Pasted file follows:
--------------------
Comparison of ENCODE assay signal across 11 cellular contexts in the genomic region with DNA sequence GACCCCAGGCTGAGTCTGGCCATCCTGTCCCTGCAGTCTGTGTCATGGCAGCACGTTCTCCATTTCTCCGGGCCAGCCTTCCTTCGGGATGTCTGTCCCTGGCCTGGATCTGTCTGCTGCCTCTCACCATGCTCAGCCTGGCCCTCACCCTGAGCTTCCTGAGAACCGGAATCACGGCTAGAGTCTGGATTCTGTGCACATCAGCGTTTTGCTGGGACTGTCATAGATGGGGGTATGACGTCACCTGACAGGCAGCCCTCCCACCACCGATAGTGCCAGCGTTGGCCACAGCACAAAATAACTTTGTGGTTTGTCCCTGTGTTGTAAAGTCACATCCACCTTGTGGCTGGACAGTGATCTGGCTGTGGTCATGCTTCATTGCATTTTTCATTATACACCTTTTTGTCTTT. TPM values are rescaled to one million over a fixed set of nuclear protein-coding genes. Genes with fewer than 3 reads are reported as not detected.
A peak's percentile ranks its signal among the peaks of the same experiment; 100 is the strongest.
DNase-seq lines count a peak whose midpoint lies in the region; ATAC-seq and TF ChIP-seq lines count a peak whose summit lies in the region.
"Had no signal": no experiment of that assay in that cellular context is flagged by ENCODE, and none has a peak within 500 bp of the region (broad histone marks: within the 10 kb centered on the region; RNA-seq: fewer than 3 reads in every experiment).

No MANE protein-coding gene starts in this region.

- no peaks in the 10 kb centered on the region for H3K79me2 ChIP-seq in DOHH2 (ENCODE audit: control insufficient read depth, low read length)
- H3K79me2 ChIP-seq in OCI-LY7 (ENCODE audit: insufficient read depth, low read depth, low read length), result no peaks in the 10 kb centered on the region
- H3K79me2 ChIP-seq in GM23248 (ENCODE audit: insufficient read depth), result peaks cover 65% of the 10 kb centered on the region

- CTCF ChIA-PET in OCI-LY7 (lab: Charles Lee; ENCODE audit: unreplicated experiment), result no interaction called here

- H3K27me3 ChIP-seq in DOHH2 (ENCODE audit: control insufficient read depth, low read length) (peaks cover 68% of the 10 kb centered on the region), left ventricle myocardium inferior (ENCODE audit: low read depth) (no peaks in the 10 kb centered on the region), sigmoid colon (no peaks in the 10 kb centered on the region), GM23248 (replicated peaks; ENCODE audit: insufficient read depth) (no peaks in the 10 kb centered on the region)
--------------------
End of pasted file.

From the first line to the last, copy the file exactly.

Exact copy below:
Comparison of ENCODE assay signal across 11 cellular contexts in the genomic region with DNA sequence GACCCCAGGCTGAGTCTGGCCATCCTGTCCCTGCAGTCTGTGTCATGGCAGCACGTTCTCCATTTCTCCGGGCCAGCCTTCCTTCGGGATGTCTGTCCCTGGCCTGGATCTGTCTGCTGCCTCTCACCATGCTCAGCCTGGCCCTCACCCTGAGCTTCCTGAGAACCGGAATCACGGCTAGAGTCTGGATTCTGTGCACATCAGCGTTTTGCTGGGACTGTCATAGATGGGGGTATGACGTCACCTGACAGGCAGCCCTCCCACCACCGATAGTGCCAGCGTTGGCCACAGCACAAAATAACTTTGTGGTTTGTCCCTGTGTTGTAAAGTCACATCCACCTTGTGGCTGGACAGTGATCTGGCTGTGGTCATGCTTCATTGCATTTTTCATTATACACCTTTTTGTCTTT. TPM values are rescaled to one million over a fixed set of nuclear protein-coding genes. Genes with fewer than 3 reads are reported as not detected.
A peak's percentile ranks its signal among the peaks of the same experiment; 100 is the strongest.
DNase-seq lines count a peak whose midpoint lies in the region; ATAC-seq and TF ChIP-seq lines count a peak whose summit lies in the region.
"Had no signal": no experiment of that assay in that cellular context is flagged by ENCODE, and none has a peak within 500 bp of the region (broad histone marks: within the 10 kb centered on the region; RNA-seq: fewer than 3 reads in every experiment).

No MANE protein-coding gene starts in this region.

- no peaks in the 10 kb centered on the region for H3K79me2 ChIP-seq in DOHH2 (ENCODE audit: control insufficient read depth, low read length)
- H3K79me2 ChIP-seq in OCI-LY7 (ENCODE audit: insufficient read depth, low read depth, low read length), result no peaks in the 10 kb centered on the region
- H3K79me2 ChIP-seq in GM23248 (ENCODE audit: insufficient read depth), result peaks cover 65% of the 10 kb centered on the region

- CTCF ChIA-PET in OCI-LY7 (lab: Charles Lee; ENCODE audit: unreplicated experiment), result no interaction called here

- H3K27me3 ChIP-seq in DOHH2 (ENCODE audit: control insufficient read depth, low read length) (peaks cover 68% of the 10 kb centered on the region), left ventricle myocardium inferior (ENCODE audit: low read depth) (no peaks in the 10 kb centered on the region), sigmoid colon (no peaks in the 10 kb centered on the region), GM23248 (replicated peaks; ENCODE audit: insufficient read depth) (no peaks in the 10 kb centered on the region)